We are delighted to welcome Bollywood screen legend Irrfan Kahn (appearing at the Festival in The Lunchbox and Qissa) for an in-depth onstage discussion of his storied filmography, which includes the Academy Award–winning features Slumdog Millionaire and Life of Pi.
In Conversation With...Irrfan Khan
Widely considered one of the finest actors of his generation, Irrfan Khan is certainly among the most versatile, having worked extensively in both the Indian film industry and in international productions, culminating in his roles in recent Hollywood blockbusters The Amazing Spider-Man and the Academy Award–winning Life of Pi. To Festival audiences, he's perhaps best remembered for his portrayal of a dogged police inspector in Danny Boyle's Slumdog Millionaire, for which the 2008 Festival People's Choice Award was only the first of a great many accolades. In fact, Khan's connection to the Festival goes back some twenty-five years: his first film credit was Mira Nair's Salaam Bombay!, which made its world premiere in Toronto in 1988.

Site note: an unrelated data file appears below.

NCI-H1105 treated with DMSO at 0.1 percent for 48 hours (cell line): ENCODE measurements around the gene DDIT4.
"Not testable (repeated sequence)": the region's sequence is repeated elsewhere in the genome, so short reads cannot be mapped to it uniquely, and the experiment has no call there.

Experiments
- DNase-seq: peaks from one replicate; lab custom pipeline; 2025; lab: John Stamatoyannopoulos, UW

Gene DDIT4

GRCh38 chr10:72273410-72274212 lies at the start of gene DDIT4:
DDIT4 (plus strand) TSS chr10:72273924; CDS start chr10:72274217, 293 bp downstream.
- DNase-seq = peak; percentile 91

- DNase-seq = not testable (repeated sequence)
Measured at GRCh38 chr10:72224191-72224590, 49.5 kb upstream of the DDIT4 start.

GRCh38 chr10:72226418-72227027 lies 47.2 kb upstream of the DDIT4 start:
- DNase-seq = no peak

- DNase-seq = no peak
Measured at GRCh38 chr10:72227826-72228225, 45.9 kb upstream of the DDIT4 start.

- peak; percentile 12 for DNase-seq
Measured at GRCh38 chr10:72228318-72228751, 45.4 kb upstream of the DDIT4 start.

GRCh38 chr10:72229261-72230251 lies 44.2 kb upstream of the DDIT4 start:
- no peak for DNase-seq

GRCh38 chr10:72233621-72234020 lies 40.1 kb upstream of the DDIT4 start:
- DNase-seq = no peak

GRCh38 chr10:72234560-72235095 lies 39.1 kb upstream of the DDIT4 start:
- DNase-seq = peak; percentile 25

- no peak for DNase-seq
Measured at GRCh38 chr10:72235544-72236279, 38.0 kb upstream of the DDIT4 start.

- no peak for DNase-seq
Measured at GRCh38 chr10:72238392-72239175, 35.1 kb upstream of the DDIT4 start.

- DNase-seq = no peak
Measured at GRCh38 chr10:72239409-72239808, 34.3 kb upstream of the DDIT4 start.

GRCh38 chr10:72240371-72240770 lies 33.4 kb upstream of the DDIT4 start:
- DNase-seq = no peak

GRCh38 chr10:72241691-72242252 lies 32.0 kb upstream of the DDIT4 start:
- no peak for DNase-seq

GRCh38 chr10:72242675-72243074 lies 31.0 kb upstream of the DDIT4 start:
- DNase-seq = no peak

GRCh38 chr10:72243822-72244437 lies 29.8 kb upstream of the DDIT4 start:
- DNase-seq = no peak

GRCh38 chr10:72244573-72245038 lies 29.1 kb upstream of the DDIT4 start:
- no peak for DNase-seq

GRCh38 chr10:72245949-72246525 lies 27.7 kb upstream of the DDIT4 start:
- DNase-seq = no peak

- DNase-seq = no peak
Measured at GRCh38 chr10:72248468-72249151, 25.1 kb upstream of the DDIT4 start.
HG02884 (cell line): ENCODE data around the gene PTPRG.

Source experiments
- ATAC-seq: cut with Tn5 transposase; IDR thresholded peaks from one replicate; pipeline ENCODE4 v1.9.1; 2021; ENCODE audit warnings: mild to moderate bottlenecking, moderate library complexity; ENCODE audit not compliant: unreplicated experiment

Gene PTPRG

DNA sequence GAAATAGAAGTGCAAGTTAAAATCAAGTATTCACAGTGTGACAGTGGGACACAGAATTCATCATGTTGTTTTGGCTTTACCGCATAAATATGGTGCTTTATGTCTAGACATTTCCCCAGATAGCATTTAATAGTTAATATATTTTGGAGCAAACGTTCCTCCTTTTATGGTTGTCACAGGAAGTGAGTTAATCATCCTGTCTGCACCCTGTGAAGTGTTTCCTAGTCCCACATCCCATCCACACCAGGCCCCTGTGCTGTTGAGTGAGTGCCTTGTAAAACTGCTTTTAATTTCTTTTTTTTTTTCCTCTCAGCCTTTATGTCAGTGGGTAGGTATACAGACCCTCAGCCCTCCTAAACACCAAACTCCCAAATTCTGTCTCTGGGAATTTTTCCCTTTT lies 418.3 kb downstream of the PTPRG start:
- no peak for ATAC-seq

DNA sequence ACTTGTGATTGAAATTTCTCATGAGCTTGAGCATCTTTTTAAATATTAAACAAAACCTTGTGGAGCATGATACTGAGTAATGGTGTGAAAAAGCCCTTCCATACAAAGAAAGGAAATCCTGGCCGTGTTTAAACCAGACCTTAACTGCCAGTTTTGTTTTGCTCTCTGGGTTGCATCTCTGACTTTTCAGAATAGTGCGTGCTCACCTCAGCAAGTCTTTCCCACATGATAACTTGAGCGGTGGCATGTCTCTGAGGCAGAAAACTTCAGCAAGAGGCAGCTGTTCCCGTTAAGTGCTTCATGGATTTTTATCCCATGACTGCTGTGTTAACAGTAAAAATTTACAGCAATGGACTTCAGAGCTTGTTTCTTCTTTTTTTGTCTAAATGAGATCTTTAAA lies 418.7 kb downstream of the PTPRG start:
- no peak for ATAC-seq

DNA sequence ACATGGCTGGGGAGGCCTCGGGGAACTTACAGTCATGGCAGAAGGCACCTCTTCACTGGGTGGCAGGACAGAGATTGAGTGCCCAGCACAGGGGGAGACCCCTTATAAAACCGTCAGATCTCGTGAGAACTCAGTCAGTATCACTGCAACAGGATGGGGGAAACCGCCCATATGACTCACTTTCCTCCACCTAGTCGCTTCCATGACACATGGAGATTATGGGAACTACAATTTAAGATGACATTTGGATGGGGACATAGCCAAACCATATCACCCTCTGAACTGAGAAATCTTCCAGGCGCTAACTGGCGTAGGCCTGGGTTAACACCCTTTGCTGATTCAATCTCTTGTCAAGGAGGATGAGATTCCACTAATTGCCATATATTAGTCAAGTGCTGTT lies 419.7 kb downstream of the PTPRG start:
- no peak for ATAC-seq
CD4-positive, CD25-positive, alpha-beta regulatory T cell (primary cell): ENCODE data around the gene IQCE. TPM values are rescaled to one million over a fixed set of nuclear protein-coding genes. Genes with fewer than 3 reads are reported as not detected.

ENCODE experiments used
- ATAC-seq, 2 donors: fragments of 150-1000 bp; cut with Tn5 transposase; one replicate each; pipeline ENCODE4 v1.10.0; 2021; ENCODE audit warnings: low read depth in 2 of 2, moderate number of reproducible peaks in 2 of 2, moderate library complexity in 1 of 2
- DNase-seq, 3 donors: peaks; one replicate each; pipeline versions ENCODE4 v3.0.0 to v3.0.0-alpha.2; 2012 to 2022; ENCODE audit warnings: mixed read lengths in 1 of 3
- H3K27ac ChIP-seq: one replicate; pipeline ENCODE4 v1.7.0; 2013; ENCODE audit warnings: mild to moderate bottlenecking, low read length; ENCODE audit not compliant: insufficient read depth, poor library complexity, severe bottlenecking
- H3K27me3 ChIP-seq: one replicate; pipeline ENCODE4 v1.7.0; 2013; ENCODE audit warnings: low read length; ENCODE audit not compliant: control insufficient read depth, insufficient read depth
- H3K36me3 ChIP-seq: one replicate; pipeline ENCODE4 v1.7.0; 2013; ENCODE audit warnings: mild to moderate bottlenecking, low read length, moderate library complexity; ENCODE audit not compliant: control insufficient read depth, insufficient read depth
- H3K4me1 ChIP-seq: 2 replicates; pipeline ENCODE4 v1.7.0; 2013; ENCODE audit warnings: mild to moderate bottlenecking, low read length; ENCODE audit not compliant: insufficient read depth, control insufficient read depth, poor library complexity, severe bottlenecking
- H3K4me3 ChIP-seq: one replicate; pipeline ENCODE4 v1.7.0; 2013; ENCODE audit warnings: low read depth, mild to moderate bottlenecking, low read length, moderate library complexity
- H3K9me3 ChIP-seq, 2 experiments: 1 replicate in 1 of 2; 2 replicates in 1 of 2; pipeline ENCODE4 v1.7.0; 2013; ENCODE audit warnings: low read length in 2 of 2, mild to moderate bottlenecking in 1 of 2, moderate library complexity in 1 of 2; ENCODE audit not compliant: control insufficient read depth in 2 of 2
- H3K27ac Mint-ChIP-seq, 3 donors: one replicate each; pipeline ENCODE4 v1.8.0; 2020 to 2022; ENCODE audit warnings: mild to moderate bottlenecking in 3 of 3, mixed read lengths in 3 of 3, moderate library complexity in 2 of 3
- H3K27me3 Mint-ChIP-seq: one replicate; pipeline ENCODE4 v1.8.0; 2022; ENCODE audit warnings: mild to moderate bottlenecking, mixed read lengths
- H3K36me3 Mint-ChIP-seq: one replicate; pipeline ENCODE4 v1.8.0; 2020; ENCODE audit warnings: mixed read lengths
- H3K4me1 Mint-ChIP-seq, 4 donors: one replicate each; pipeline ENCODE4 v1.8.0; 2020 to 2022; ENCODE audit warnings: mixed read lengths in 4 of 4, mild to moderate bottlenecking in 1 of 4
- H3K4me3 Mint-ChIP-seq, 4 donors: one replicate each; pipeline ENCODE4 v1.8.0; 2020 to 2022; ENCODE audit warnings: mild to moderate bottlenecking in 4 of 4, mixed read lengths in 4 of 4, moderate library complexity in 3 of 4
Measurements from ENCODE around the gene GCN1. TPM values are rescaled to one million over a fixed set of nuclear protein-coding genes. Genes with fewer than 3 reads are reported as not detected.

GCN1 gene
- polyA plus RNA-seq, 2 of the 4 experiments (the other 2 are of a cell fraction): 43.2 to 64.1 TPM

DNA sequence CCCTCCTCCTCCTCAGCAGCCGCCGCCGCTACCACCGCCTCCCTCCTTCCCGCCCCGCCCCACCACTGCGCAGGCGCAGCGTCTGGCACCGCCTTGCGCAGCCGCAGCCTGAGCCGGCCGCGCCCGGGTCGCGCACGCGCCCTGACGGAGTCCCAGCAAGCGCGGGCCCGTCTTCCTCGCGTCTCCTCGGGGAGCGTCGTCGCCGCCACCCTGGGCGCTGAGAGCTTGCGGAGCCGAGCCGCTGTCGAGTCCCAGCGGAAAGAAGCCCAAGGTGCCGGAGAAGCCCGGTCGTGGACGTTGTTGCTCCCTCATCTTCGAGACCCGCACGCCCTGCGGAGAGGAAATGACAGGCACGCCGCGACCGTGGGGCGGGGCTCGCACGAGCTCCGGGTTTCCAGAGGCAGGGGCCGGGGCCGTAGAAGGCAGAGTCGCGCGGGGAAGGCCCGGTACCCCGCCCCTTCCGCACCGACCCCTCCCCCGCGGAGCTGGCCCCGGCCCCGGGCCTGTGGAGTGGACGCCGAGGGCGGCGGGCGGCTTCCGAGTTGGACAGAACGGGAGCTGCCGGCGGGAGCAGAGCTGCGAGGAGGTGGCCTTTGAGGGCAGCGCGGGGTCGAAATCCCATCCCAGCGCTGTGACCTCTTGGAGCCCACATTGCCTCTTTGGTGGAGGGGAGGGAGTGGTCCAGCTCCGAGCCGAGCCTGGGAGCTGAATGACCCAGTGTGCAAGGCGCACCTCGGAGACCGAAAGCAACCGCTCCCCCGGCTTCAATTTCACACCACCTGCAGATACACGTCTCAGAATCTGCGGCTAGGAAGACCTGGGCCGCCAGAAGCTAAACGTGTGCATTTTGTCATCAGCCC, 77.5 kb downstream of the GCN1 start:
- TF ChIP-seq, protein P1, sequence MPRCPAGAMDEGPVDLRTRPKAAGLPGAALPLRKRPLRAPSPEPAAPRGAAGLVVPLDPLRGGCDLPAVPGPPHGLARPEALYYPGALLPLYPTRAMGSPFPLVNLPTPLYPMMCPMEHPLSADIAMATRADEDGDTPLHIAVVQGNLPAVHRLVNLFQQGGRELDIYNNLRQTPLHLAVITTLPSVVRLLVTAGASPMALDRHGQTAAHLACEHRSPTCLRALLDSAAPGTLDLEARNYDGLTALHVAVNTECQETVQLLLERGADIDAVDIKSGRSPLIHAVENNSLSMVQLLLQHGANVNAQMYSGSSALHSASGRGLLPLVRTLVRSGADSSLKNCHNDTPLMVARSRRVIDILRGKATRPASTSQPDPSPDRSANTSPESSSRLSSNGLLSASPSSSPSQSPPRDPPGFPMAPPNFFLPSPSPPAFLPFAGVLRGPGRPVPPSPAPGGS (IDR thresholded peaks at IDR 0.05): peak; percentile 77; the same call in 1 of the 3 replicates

Khan was born in Jaipur, India, in 1967, and studied at New Delhi's prestigious National School of Drama. Much of his early work was in television, but he found periodic roles in features, including acclaimed Canadian co-production Such a Long Journey (a Festival selection in 1998). His breakthrough arrived in the form of 2001's BAFTA-winning The Warrior from Senna director Asif Kapadia, which gave Khan his first starring role.
In the following decade, he would appear at the Festival a further five times (notably reteaming with Mira Nair for The Namesake in 2006) and collaborate with a host of esteemed filmmakers, including Wes Anderson and Michael Winterbottom.
In this Mavericks session, Khan joins us
on stage to survey his quarter-century in
cinema, and to discuss his contributions
to two of this year's Festival films, Ritesh
Batra's The Lunchbox and Anup Singh's
Qissa. He arrives as a recent recipient of
the Best Actor prize at India's National
Film Awards, as well as the Padma Shri —
one of India's highest civilian honours — for
his contributions to the arts. Given that his
minor part in Salaam Bombay! was actually
left on the cutting-room floor, the scale
of his achievements since then makes this a
particularly triumphant return.